I sporadically researched mid-size SUVs and crossovers for a couple of years as I pondered replacing my still-running 1997 Dodge "Immortal Caravan" with 280,000 miles. Most of the "professional" reviews I read blasted the Journey as dated and outclassed, so I was reluctant even to test drive one--How could the collective wisdom of so many "experts" be wrong?! When a local used-car dealer I visited told me the rare V6 Equinox I'd come in to look at had just been sold . . . he said I should look at a low-mileage V6 Journey he just got in. I immediately liked what I saw, and knew almost before leaving the parking lot on the test drive that it was what I'd been looking for. The size is just right--big enough to haul 7 people, but small enough to park anywhere. The Pentastar V6 is torquey and responsive, and recently delivered a stunning 30 mpg on a long trip. Interior fit and finish is excellent, with precisely the level of instrumentation and infotainment features I wanted, all very ergonomically well done. Seating is flexible and easy to operate, with thoughtful features like one lever to access the third-row seating. My biggest beef with the car writers is their condemnation of the vehicle's supposedly sloppy handling. I suspect my SXT (which incidentally is FWD, not AWD, but Edmunds doesn't offer the pre-defined menu choice of SXT/FWD/3.6) has the mid-range "touring" suspension, and to me it has the ideal balance of communicative handling, responsive cornering, comfortable ride, and interior quietness. It can tow 2500 lbs. with standard ABS and stability control. I'm supposed to consider it "dated" because it doesn't offer lane-departure warnings and other naggy baubles I don't really need? As for styling, what the car magazine writers call "dated" or "boxy" I would call "classic," a wonderful blend (at least with the alloy wheels) of square-edged truck-like ruggedness and car-like sportiness, without an ounce of pretentiousness. In short, the car writers are completely out of touch if they think the Journey isn't competitive, or capable of meeting the needs even of picky, enthusiast drivers like me. My only complaint: The fuel gauge doesn't go all the way to "F" when I top off the tank, and when it hits "empty" I typically still have 6-7 gallons in the 20.5-gallon tank. (On the bright side, the mileage I'm seeing and fuel-tank capacity the specs claim means I could go over 600 miles if I don't mind driving on "empty" for a few hours.)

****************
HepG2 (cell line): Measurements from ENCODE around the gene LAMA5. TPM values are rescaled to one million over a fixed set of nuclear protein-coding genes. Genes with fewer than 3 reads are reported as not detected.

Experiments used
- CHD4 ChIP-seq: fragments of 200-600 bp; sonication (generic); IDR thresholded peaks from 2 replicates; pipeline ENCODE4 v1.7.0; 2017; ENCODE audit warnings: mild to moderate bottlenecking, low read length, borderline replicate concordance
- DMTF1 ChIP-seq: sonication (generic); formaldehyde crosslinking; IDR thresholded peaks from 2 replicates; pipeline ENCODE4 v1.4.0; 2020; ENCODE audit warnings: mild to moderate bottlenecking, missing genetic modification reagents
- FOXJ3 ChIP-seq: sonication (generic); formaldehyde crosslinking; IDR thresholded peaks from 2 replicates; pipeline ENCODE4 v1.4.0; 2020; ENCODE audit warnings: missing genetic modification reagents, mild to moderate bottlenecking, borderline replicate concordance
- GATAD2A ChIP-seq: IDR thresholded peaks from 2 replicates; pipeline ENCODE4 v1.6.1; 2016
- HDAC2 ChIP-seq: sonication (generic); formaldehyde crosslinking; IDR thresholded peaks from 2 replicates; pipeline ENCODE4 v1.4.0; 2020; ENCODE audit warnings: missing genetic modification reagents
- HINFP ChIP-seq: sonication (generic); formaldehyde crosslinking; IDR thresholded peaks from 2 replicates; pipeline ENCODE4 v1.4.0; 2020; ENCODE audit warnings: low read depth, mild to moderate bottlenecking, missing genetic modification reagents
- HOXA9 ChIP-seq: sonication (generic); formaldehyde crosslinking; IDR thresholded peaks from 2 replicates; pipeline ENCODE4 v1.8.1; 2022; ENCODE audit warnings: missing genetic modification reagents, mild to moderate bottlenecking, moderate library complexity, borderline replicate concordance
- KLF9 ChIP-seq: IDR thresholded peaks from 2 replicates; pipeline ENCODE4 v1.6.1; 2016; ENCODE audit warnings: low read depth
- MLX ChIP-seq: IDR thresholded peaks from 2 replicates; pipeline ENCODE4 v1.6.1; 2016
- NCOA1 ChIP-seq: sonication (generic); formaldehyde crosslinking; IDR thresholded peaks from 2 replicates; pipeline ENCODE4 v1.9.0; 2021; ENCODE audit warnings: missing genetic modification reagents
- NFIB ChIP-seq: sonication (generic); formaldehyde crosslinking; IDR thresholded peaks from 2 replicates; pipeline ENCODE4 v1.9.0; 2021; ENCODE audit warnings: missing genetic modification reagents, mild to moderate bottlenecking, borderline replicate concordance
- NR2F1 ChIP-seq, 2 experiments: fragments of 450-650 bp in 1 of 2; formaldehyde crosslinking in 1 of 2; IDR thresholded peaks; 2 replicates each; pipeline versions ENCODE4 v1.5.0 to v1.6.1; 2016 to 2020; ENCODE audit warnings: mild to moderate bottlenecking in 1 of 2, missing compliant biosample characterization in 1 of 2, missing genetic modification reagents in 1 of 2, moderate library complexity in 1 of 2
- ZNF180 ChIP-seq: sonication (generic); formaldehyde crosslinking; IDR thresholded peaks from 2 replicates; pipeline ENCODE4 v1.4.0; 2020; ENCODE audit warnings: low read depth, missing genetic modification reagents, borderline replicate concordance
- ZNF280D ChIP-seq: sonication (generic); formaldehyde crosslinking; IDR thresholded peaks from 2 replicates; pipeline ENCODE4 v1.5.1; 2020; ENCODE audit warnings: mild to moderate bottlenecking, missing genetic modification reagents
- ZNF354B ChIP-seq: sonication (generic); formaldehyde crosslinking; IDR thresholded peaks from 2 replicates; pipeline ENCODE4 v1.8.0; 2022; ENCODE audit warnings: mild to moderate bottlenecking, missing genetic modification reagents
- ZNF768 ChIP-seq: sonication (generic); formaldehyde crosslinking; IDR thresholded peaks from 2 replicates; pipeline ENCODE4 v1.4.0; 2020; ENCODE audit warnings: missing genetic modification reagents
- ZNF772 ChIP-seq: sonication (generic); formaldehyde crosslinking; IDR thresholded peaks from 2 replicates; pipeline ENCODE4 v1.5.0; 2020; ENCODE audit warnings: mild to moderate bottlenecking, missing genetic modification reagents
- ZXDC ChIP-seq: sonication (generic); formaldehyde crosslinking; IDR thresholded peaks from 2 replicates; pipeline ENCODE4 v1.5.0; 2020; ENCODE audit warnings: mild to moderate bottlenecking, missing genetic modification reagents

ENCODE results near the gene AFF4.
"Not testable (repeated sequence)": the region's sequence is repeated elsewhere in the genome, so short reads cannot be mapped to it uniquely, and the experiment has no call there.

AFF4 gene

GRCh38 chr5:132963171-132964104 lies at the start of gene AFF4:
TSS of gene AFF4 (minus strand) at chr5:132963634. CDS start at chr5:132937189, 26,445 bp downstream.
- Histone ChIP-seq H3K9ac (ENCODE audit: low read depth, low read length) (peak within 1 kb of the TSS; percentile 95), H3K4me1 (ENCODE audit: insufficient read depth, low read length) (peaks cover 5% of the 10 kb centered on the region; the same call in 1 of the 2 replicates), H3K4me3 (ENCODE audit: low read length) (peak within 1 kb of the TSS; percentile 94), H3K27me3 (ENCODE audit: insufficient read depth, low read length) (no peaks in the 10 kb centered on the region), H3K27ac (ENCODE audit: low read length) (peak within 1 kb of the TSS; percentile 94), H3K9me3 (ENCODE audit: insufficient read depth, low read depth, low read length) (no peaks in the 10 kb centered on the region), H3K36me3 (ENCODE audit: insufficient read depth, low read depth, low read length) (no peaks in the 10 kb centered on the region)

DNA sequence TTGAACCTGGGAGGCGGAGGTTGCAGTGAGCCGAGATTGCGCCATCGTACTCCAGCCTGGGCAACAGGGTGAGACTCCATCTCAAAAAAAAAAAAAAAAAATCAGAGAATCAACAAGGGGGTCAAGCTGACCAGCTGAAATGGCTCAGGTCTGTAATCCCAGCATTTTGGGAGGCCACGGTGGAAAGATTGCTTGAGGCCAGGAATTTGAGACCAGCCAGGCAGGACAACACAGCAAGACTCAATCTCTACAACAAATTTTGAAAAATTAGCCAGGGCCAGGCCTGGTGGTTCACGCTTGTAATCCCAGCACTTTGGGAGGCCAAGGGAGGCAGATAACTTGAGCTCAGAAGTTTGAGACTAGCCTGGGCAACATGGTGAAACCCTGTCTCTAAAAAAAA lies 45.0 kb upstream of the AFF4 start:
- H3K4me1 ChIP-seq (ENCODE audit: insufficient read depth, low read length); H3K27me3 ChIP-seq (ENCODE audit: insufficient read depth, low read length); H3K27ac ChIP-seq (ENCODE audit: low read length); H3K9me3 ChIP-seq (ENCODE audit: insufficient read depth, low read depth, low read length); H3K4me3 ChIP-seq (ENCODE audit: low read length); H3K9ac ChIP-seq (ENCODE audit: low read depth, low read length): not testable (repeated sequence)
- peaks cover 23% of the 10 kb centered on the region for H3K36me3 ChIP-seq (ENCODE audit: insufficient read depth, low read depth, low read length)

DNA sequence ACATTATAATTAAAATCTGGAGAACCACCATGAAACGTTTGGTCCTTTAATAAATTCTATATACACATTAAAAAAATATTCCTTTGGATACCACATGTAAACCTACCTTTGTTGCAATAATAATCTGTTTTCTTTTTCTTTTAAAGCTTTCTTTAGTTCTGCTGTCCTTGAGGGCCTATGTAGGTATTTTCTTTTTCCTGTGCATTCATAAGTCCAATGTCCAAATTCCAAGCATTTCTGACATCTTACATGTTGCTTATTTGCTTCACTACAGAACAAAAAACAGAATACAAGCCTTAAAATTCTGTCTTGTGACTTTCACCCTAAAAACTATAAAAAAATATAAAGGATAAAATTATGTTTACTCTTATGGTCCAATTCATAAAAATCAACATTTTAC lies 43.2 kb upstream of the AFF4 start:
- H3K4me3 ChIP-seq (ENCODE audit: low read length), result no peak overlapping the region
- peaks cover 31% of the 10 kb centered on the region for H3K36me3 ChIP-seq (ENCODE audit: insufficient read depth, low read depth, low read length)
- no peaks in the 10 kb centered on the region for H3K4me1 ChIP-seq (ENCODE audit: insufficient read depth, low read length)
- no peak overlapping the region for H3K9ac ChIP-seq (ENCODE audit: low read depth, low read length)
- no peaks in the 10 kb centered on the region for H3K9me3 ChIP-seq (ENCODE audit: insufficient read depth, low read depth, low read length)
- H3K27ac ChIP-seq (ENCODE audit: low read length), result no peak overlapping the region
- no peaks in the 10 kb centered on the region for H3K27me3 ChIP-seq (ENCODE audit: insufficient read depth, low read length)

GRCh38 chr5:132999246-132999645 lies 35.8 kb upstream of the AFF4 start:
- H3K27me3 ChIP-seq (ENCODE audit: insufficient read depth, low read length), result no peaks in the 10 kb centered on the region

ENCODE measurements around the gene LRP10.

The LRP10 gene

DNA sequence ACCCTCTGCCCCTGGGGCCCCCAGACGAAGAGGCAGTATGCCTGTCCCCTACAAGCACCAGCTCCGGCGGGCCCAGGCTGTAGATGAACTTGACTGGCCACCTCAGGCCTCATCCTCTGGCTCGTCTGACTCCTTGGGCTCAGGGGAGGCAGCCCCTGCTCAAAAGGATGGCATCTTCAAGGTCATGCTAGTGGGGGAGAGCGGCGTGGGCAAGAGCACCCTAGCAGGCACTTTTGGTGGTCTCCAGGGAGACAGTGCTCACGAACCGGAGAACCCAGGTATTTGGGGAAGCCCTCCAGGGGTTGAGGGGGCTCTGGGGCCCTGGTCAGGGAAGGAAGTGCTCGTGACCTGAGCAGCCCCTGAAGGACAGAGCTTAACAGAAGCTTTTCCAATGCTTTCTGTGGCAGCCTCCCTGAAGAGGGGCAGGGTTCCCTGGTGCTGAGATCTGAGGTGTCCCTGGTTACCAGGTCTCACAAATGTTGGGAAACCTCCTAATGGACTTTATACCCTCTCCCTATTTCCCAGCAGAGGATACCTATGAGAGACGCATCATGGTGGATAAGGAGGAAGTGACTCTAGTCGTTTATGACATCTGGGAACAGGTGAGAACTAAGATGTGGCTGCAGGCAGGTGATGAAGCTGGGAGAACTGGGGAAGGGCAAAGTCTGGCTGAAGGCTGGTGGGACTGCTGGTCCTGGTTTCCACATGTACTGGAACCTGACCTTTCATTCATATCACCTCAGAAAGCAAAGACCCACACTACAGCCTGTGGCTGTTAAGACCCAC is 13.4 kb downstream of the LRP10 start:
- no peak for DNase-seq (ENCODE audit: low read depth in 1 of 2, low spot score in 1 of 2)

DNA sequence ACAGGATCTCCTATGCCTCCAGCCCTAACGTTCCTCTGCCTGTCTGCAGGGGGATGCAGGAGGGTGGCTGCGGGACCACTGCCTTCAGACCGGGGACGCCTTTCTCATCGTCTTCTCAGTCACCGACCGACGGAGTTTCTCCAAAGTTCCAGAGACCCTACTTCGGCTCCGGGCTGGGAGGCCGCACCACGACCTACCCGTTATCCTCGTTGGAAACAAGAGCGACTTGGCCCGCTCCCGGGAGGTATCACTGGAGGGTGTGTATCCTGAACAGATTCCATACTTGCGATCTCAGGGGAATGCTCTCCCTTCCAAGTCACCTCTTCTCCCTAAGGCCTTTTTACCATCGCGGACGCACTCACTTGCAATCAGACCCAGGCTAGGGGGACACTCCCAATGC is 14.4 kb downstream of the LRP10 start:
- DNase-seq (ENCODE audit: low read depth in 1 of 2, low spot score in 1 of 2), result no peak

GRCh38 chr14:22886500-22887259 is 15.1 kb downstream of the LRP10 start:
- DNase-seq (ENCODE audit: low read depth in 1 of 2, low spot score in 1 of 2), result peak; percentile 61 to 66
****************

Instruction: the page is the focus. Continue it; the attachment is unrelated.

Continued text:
The Journey is very easy to drive, no blindspots as in my previous Kia. Children can easily get in and out of the 2nd row, dog can get in out of the back area. Lots of room with the 3rd row down and the extra cubbies in the floorboard are very useful. It has more power and maneuvers very well.
2016 Dodge Journey Crossroad Plus 4dr SUV AWD (3.6L 6cyl 6A)
My husband and I have always been obsessed with vehicles. We've had over 40 cars in the past 10 years from racing, pleasure and looks. The only vehicle I've liked more was my 2008 Chevy Tahoe. Only bc it sat up more. Cost was way more and it cost way more to fix. I done research for a while before I decided on a Journey. It works great for car pool (kids have alot of cousin that want to come over after school) there is a hidden compartment under passenger seat, and coolers in floorboard at middle row seating. You can slide middle row forward if you need more room in 3rd row. Worship my push button start (as long as the gas light isn't on, then it won't start) has really good power and I've raced many cars so I'm not ignorant in that field. I can drive it hard and still average 20+ mpg. I am 5'8" and husband 6'2" we both ride extremely comfortable. This is the first vehicle i havent had to have my seat all the way back. Heated steering wheel and seats are great. My only complaint is twice in almost a year the bluetooth has acted up, which has nothing to do with the vehicle. For the price and room, it's a steal. And comparing to a Durango it is pretty equal to it other than tow capacity for $10-15k less.